“Don’t even think about it, Buster!”
That’s the kind of encouragement I got at home Sunday. It’s not very uplifting, right? So while you’re locating a crying towel or some kleenex for me, I’ll explain.
Everything should’ve been fine. Sunday was a great afternoon for TV sports, particularly if you like Big 10 college hoops. M.S.U. played Indiana in the early game, and later Illinois went at it against Michigan.
I was ready to just sit back and enjoy. And although I sometimes feel guilty about watching TV if there are projects to work on, this wasn’t the case on Sunday. I had already spent a couple of hours preparing and proofing several new district outreach and enrollment materials over the weekend. Everything was in place. I could even find my remote.
With my job related assignments done (well, one was . . . the plural is a bit of a stretch), I looked forward to watching guilt-free TV. That is, until a brief incident arose in our living room that reminded me “timing is everything.”
Now picture yourself in your favorite chair. (That was me.) You’re watching a great basketball game on TV. (That was me.) Your spouse is in another room in the house. (That was me.) Sounds innocent enough. Well, for you maybe. (Not for me.)
In a span of less than 10 seconds, my wife “happened” to enter the room and walked past the TV while CBS Sports jumped to a commercial. The ad at the time was promoting the network’s upcoming Super Bowl coverage, beginning Monday and running through game time on February 3. “More than 50 hours of analysis and in depth stories are coming your way!” the ad blared.
Without breaking stride, my wife calmly said, “Don’t even think about it, Buster!”
Errgh . . . like I would watch this much TV anyway without dozing off in hour one.
So having been placed on notice, I began thinking about the Super Bowl and all of the ramped-up coverage leading up to the game itself. Since I wasn’t going to be watching any of it, at least I could still think about it.
A couple of related articles caught my eye. They reminded me that this is Super Bowl number 47, where once again, most of us make the time to get together with our friends and family and all watch the same event. Whether it’s the appetizers, the game, the potential for a wardrobe malfunction, the hit-or-miss commercials, seeing a friend’s new TV, or just enjoying the people around us, Super Bowl night has earned a special place in our common experience. It’s an experience that should probably go on an “endangered” list somewhere. We don’t have many like it.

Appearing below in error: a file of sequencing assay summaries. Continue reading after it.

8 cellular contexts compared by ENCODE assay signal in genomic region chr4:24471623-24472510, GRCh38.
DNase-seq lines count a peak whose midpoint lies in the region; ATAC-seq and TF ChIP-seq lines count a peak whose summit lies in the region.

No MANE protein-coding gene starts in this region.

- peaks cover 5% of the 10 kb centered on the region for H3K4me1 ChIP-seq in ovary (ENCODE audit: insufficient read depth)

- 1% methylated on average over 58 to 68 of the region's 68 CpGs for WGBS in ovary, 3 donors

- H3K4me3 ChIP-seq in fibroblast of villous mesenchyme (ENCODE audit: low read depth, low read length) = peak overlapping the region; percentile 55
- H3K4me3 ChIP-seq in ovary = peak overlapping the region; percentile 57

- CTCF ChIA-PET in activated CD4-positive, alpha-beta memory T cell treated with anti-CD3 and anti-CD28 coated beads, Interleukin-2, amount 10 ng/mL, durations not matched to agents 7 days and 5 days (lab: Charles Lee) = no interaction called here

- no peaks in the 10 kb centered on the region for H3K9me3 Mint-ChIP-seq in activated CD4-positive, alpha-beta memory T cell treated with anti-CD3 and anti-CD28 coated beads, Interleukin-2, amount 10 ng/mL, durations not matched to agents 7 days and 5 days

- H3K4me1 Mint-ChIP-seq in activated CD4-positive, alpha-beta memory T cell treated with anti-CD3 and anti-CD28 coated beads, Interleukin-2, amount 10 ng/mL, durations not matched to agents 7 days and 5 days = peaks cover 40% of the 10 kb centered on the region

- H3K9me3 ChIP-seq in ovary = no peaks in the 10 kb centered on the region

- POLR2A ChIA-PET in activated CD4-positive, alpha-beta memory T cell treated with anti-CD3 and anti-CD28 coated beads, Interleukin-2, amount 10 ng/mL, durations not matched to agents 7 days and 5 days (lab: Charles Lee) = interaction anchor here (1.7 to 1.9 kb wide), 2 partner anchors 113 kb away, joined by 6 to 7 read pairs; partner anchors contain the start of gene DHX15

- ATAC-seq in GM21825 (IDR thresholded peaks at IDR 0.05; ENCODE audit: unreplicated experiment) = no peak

Even the day after the Super Bowl is unique. We’re able to go into work on Monday morning and talk about “the event” with nearly everybody. How often can we do this? Today these universally shared experiences are rare. We’d better enjoy ’em while we can.
An article from Adweek said that the Super Bowl is one of the few times where traditional media grabs the spotlight away from social media. Traditional advertisers have gone “all out” budget-wise with traditional media buys for a traditional event in an effort to reach traditional consumers. This is the way marketing has always been at Super Bowl time. Traditional. How long will it continue? Who knows? We may be nearing the end of it. (Maybe this is what the Mayans were trying to tell us after all . . .)
Last week marketing guru Seth Godin wrote:
“Slow media is patient. It’s not on a deadline. It isn’t measured in column inches. It can be calm instead of sensational, deep instead of superficial. In the age of “Breaking news, Emmy nominations announced!” and 140 characters, it’s sort of surprising to realize that we are also living in the golden age of slow media . . . where the goal isn’t to get the show on the air faster or to make it noisier. Instead, the goal, like the goal of a good book, is to say something worth saying, and to do it in a way that’s worth waiting for. “
In our many of our districts, we don’t take a back seat to anyone when it comes tapping into the power of technology and the speed of social media. But we also have those times where we purposefully go slow and strive to say something worth saying: at our commencements, award banquets, induction ceremonies, homecomings, new parent welcomes, and so on. As leaders and school communicators, we try to balance our fast and slow media strategies. This seems like this would be easy. It isn’t. We have long-time traditions to honor as well as a whole new generation of parents to reach.
Now back to the upcoming Super Bowl. I’m thinking that it might actually be worth waiting for (as Godin would say) even more so now without the “50 hours” of shrill 24/7 hype.
Maybe this is what my wife was trying to tell me.